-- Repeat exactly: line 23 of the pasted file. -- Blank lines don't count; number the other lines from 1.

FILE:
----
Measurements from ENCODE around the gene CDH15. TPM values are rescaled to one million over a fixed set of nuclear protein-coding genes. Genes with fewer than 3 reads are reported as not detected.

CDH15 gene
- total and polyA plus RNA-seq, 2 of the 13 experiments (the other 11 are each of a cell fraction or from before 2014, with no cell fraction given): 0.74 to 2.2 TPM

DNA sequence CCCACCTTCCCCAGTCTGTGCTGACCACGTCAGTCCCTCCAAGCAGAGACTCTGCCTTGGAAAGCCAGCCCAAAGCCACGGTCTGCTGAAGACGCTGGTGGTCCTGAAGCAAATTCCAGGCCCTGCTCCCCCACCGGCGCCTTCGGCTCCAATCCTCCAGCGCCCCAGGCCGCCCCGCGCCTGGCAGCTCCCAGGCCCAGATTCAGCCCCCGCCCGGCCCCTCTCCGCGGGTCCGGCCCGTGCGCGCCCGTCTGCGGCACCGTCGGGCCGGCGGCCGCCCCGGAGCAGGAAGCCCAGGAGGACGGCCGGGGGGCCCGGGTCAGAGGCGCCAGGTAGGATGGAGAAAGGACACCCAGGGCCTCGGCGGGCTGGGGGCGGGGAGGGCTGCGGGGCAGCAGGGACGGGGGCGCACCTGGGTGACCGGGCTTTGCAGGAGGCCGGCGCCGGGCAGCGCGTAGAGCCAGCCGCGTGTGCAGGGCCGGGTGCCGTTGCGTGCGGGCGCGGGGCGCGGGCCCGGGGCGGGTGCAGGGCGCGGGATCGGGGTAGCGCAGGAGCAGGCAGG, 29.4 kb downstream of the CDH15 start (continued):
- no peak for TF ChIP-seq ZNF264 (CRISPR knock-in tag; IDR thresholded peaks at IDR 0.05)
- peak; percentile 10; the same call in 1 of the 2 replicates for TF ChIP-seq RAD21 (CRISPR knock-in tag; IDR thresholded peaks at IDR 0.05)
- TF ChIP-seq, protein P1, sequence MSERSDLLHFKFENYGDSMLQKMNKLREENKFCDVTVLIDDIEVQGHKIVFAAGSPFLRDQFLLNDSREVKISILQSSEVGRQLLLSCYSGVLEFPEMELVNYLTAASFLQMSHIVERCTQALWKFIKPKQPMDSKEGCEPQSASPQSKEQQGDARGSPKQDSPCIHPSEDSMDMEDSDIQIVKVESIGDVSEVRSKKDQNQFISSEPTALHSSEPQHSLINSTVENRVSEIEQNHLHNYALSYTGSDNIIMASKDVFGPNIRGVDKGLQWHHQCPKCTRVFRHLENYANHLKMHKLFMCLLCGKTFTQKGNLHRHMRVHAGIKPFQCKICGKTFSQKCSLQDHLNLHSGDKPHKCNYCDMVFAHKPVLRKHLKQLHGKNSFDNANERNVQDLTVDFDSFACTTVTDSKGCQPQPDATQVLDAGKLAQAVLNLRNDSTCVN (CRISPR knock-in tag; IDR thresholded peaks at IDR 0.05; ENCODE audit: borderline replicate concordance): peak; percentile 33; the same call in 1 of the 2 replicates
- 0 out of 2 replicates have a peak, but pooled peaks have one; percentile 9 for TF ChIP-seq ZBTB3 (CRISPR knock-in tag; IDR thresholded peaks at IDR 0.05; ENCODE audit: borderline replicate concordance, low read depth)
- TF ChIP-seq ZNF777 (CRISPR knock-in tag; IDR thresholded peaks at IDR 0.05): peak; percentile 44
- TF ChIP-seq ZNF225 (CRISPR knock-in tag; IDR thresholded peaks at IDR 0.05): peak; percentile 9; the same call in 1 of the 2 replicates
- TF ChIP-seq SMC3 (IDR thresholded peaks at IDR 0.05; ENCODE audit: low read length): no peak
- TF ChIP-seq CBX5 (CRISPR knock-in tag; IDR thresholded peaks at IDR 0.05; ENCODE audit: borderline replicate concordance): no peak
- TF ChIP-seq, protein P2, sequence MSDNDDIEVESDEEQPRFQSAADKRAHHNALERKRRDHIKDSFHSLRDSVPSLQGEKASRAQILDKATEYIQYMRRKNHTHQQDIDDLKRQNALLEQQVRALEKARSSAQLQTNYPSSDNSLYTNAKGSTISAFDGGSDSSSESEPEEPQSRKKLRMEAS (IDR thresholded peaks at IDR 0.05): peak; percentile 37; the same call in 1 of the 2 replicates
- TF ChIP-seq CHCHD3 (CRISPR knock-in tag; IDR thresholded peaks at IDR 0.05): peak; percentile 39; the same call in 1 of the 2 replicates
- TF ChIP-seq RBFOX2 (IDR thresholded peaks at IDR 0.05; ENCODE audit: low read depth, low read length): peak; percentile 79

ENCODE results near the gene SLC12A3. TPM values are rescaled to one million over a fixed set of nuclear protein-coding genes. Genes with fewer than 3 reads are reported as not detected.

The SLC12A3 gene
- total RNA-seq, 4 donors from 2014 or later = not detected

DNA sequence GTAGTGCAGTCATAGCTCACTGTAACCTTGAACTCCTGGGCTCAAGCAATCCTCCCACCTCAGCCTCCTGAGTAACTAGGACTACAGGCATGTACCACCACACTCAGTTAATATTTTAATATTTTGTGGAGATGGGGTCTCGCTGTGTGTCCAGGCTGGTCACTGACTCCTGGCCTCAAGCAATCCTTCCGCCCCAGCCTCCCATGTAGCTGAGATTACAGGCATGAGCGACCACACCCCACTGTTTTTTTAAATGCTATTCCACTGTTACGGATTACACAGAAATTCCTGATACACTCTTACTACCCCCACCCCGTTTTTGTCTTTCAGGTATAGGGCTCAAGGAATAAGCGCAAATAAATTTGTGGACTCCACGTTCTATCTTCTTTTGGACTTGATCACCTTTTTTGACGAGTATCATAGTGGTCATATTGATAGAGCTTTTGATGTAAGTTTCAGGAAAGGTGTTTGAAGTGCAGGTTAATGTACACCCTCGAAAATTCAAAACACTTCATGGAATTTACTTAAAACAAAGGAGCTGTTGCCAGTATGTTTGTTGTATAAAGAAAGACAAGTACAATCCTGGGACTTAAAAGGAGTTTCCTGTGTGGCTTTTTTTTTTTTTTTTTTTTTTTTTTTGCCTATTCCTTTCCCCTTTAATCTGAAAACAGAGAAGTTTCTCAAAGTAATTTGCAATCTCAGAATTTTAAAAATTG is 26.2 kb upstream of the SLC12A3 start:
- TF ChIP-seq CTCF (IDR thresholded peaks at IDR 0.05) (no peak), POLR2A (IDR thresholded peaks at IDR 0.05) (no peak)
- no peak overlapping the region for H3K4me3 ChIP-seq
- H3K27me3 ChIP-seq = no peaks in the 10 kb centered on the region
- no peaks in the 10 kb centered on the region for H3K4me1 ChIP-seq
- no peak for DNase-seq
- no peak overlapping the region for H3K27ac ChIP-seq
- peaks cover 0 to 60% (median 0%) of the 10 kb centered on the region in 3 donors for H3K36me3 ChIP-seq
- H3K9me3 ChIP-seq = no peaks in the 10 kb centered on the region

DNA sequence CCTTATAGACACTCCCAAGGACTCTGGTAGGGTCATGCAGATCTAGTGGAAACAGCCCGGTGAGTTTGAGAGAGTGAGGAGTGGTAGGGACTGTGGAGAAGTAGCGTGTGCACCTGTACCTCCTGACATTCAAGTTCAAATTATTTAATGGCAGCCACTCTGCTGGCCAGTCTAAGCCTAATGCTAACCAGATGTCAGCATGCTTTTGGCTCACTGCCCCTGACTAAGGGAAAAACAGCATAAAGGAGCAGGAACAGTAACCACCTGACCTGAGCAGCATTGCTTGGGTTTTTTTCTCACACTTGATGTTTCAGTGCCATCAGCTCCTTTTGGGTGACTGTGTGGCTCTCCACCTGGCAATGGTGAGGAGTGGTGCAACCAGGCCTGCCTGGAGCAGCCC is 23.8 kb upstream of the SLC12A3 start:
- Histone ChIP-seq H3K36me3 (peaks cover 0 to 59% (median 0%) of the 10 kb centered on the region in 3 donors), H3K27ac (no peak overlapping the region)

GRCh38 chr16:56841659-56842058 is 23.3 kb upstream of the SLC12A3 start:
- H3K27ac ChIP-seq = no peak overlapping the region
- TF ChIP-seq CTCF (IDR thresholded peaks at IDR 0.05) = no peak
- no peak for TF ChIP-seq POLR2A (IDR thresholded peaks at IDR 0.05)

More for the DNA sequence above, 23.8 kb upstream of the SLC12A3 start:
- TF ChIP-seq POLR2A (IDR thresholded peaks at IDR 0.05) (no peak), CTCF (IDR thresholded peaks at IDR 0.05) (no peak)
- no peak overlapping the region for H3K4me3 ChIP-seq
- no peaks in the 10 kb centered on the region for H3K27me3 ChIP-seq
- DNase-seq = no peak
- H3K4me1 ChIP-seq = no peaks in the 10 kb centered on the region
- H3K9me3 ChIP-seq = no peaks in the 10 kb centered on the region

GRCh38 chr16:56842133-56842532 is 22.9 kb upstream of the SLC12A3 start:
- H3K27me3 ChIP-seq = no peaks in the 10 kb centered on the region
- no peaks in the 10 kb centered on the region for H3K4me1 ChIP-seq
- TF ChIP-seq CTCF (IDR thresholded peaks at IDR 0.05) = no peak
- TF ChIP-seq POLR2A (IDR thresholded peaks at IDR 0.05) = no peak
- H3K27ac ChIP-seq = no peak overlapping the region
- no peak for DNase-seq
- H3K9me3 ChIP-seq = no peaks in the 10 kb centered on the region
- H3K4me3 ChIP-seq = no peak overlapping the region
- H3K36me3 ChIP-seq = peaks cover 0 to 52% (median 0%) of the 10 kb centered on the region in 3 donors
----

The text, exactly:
- no peaks in the 10 kb centered on the region for H3K4me1 ChIP-seq